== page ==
Mais où sont les neiges d’antan? But where are the snows of yesteryear?
Not many people are experts in medieval French poetry. It’s a tiny corner of academia, filled with people whose passions and imaginations lie a millennium in the past. And so many of those academics, and I do use that term in the most tweed-wearing, bookish, kindly way possible, have their classes relegated to the far corners of campus, to buildings who are themselves of a different century. Or at the very least, of an era before air conditioning.
And in those small classrooms, with stuffy air moved only by the incredibly ineffective ceiling fans, I fell in love. I fell in love with the beauty of a sonnet, with the leaps of artistry and brilliance that drew me from stanza to stanza, with the raw anguish in a poet’s voice, audible even a thousand years later. Titans of the literary pantheon like Tristan and Iseult, Charlemagne and Roland and so many more, leaped out of the pages of my books, their lives playing out not just in those pages but also in the soaring heights of my imagination.
I can so vividly remember tracing my hand over words that hadn’t been used in regular conversation for hundreds of years. I felt like I was privy to a secret, ancient world. I still experience this as a first year medical student. Though, these days, I’m reading anatomy textbooks.
But where are the snows of yesteryear?
It’s been almost half a millennium since François Villon penned that line, lamenting the loss of character in modern — well, comparatively modern — culture. It has been over two centuries since Edward Jenner, that simple but perceptive country doctor, realized that milkmaids never seemed to get small pox. It’s been decades since Andrew Fleming found, in the midst of a contaminated Petri dish, arguably the most effective medicine to ever exist.
The possibilities of modern medicine quite literally take my breath away. I can feel my pulse racing at the thought of it. Exquisitely beautiful experimentation melds with flights of fancy and logic to become the pinnacle of human achievement, even if that achievement is simply a map of cholera victims. What we can do and what we are so tantalizingly close to being able to do, blows away centuries and millennia of dogma. Medicine, too, is a thing of beauty.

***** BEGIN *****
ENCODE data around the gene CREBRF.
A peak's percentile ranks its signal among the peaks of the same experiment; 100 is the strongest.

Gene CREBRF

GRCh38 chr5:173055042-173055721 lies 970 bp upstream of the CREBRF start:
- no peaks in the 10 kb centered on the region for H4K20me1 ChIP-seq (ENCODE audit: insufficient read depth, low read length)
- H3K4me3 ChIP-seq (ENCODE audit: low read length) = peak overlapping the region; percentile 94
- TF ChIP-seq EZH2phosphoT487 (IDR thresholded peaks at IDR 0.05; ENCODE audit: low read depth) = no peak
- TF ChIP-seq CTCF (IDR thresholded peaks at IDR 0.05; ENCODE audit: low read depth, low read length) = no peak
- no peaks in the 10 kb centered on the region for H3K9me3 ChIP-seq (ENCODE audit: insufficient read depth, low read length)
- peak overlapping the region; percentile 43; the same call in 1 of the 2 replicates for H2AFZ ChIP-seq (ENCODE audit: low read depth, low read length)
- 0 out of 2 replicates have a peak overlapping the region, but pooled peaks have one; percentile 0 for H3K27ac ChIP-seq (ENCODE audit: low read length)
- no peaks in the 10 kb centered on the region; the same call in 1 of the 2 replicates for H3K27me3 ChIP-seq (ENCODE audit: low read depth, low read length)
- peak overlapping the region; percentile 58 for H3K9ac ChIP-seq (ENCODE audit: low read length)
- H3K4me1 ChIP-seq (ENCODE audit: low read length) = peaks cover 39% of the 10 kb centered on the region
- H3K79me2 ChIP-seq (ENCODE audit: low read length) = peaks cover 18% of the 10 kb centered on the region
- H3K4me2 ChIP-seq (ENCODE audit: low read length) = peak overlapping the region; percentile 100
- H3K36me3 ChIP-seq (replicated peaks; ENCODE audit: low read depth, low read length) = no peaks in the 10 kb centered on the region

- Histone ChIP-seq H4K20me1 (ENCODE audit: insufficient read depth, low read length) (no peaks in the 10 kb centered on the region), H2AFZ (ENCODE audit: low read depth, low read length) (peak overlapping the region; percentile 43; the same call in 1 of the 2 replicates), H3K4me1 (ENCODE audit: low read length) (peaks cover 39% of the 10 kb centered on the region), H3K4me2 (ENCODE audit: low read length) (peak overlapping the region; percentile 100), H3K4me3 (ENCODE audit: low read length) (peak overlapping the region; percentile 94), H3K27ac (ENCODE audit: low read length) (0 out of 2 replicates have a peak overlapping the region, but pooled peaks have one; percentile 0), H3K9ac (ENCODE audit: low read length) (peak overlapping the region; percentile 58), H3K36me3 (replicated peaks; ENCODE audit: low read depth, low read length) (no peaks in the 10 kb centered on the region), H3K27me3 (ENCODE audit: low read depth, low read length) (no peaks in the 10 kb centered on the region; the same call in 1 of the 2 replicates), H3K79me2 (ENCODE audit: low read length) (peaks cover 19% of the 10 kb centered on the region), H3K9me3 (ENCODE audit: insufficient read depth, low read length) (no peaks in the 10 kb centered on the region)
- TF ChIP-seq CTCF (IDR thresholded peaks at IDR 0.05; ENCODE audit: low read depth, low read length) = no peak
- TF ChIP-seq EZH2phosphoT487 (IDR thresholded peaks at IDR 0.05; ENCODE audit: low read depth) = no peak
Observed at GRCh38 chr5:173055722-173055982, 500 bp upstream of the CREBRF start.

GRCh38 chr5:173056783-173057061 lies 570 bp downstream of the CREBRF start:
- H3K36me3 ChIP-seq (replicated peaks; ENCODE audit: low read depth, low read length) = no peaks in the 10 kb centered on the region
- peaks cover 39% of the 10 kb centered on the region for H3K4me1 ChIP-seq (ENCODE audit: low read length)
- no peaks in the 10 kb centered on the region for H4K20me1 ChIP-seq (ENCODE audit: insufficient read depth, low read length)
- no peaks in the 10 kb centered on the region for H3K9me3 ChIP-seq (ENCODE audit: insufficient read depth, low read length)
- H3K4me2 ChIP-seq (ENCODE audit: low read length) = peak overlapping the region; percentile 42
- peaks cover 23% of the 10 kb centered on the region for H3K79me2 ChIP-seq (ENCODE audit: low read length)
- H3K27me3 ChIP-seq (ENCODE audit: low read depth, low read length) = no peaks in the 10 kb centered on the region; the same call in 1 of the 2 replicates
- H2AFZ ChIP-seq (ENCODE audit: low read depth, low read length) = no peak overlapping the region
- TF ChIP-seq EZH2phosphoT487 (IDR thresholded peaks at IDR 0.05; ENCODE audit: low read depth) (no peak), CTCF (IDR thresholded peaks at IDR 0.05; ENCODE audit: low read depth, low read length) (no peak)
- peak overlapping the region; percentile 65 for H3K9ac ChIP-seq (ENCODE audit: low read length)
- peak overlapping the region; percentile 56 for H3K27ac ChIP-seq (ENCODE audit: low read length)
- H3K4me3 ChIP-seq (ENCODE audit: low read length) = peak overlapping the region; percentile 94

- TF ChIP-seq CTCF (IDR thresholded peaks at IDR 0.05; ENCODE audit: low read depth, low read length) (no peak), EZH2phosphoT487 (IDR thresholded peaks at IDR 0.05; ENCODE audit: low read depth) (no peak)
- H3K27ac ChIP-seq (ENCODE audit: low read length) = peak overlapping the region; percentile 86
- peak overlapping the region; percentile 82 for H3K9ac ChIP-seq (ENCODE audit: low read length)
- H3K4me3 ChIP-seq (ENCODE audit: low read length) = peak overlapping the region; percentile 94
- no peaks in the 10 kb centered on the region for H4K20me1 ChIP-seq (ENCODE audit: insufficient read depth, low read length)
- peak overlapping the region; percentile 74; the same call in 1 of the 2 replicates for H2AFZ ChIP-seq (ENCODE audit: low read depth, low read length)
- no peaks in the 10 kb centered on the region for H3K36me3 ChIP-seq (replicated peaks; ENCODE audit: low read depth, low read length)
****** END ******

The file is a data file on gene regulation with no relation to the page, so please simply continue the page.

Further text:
The thing is, medical school isn’t. I’m not talking about anatomy labs, because there is a certain artistry in the liminality of the interaction between student and cadaver. No, I mean school itself. More specifically, the preclinical years.
Medical students struggle through interminable studies, fight through a barrage of depressing lectures, and try to stand firm against the deluge of anatomical and physiological facts. From time to time, in those endless lectures, there is a glimpse of the wonders that first drew me to medicine. Yet, those moments are fleetingly rare. The tedious daily memorizations, the monotone professors, the banal uniformity; there is so little that is beautiful here.
But where are the snows of yesteryear?
The thing about medieval poetry is that, for better or worse, the corpus will never change. It exists in permanent stasis. Roland will always die on a battlefield; Tristan and Iseult will always have intertwining roses grow above their graves. Yes, those wonderful academics will interpret and argue about it for centuries to come, but in its pure essence it will not change. But medicine will. Medical school will.
Everyday brings news of wondrous medical discoveries, revelations that once again set my heart racing. With the inherent hope of new treatments, with the simplistic experimental ingenuity that emerges from lines of dense text in a medical journal, I know that the future of medicine will hold as much beauty as our past.
And even though the preclinical years seem a blur of bland consonance, I know that this too shall pass. Moving towards my clinical years, I feel my spirits buoyed once again by optimism. Although I am quite sure those years will push me to the brink physically, emotionally and intellectually, I know during that time I will once again see the enticing beauty that first drew me to medicine.
But, for the moment, I yearn to leave the library to lie on the grass and stare up into the summer sky, dreaming of knights and deadly pathogens, melodies and maladies.